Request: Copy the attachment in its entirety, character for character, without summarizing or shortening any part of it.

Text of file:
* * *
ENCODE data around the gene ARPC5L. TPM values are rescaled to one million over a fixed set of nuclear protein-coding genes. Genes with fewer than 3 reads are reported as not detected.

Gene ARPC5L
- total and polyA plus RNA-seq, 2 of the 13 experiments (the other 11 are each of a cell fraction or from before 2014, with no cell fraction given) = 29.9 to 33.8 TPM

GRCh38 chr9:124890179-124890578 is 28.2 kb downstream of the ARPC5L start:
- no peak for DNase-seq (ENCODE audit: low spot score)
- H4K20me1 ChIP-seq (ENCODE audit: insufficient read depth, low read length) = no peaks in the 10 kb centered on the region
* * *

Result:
ENCODE data around the gene ARPC5L. TPM values are rescaled to one million over a fixed set of nuclear protein-coding genes. Genes with fewer than 3 reads are reported as not detected.

Gene ARPC5L
- total and polyA plus RNA-seq, 2 of the 13 experiments (the other 11 are each of a cell fraction or from before 2014, with no cell fraction given) = 29.9 to 33.8 TPM

GRCh38 chr9:124890179-124890578 is 28.2 kb downstream of the ARPC5L start:
- no peak for DNase-seq (ENCODE audit: low spot score)
- H4K20me1 ChIP-seq (ENCODE audit: insufficient read depth, low read length) = no peaks in the 10 kb centered on the region